Kristin Hannah is known for her sweeping, emotional books that focus on women and their relationships with their families, often set against fascinating time periods throughout history. In her latest book, she takes on the years spanning the American Great Depression, which makes for an engrossing and bittersweet saga about loss and starting over...and would a great pick for your next book club meeting! These are some The Four Winds book club questions to get started with!
The Four Winds Book Summary
The Four Winds follows Elsa, a young woman in 1921 who is already considered too old to marry. When she meets Rafe Martinelli, she takes a fateful choice that sends her to the alter with him, and soon finds herself embarking on a marriage to a man she barely knows in order to preserve her reputation. The story picks up again over ten years later, when the Dust Bowl has ravaged Elsa's family's farm and options are bleak. With her marriage falling apart and no work to be had anywhere, Elsa finds herself faced with an impossible choice: Stay on her Texas farm and fight for the land she loves dearly, or give up everything and face an uncertain promise of a future in California.
The Four Winds Reading Guide
Before reading, you might want to check out some facts about The Great Depression, and learn about its causes and the effects that the economic downturn had on politics and on the great migration of Midwesterners to the west coast. Check out one of the most iconic images from that time period, Dorothea Lange's Migrant Mother, and learn about the context of that photograph. Consider what you know about the Great Depression, and what stories get told about that time period. If you have any questions about the Great Depression or you see events referenced you don't understand, write them down to look up later.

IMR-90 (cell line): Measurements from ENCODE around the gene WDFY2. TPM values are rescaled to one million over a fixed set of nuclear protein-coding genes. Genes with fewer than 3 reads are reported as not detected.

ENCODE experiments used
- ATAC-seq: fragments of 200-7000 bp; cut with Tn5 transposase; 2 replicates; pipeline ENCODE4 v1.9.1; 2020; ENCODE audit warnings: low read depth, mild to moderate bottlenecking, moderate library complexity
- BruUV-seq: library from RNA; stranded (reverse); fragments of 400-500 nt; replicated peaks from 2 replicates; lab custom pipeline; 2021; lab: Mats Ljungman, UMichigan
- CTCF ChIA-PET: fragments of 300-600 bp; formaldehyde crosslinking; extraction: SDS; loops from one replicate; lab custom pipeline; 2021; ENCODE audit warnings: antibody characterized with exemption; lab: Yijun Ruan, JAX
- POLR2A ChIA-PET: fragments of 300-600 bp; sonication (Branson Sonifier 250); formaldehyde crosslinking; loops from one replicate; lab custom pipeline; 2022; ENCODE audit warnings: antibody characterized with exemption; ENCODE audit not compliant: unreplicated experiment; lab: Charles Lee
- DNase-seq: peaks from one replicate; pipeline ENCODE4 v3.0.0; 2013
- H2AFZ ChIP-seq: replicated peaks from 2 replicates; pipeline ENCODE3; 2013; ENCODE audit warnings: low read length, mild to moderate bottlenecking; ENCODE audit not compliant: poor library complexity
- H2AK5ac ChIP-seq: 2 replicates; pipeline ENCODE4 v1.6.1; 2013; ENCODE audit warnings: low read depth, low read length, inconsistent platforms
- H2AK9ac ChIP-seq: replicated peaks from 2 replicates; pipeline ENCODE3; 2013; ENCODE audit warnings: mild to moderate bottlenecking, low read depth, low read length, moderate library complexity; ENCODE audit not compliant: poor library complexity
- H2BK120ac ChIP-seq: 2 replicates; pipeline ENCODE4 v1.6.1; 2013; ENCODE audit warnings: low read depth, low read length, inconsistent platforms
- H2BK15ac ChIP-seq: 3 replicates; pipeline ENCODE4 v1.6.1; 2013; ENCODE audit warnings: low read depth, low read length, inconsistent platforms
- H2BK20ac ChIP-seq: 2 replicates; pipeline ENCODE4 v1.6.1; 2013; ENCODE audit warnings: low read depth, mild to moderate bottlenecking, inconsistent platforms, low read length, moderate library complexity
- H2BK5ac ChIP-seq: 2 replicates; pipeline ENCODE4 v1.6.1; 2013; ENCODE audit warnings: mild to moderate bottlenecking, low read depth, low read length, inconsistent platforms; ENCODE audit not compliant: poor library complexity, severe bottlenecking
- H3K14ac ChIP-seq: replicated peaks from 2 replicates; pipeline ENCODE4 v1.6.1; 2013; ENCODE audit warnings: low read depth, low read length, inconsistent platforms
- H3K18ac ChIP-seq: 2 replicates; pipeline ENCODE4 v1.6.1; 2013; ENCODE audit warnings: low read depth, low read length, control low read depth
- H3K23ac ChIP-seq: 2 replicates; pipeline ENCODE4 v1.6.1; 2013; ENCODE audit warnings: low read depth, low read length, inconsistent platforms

The Four Winds Book Club Questions
How is Elsa's life defined by the expectations of others, rather than her own desires? Do those external expectations change or shift throughout the novel?
How does Elsa's life change when she becomes a mother?
How is the American Dream defined throughout the story? Do the characters all have differing ideas of what the American Dream means to them? Do you think the American Dream is still something we reach for now, almost 100 years later?
Discuss Elsa's feelings for the land and the farm she lives on. Do you think that her connection to the place she's from was relatable? Do you have strong connections to the places you've lived, or the place you're from?
Do you think that Elsa made the right choice when it came to deciding to leave or stay? Discuss the hardships that those who stayed faced, and the hardships that those who went West encountered.
Do you see any parallels between life during the Great Depression and the times that we are living in? What can we learn from The Four Winds and Elsa's experiences?
Throughout the book, hope is something that Elsa holds onto even when things are bleak. Discuss the power of hope, and how it buoys her. Do you think her hope is foolish?
Consider the famous photograph Migrant Mother. Does that photograph hold deeper meaning to you now that you've read Elsa's story? Discuss how women were affected by the Great Depression.
Discuss the relationship between Elsa and her daughter. How does it change and shift, and how does the book leave them?
What is your favorite line in the book?
What other books about the Great Depression have you read, or would you recommend? Was anyone required to read The Grapes of Wrath in school?
The Four Winds Book Club Food Ideas
While many of the major themes surrounding this book are about doing without or not having enough, you don't have to do without great food to accompany this book! Here are some ideas for food mentioned or inspired by the book that your book club can enjoy during their discussion or meeting:
- Make an Italian dish or pasta, to honor Rafe's Italian heritage. You can serve foettucinne, pancetta, and minestrone soup for your main dishes, and cannoli for dessert!
- If you want to be extra adventurous, try your hands at some pickle and peanut butter sandwiches!
- Try some "camp" food—casseroles, hot dogs, saltines, macaroni, etc.
- For dessert, try your hand at an upside down peach cake, served at the Wolcott family Fourth of July picnic
Want more recommendations? Check out our list of book club recommendations for 2021. If you'd like to be a part of a book club, why not start your own? We have some ideas for how you can get started.
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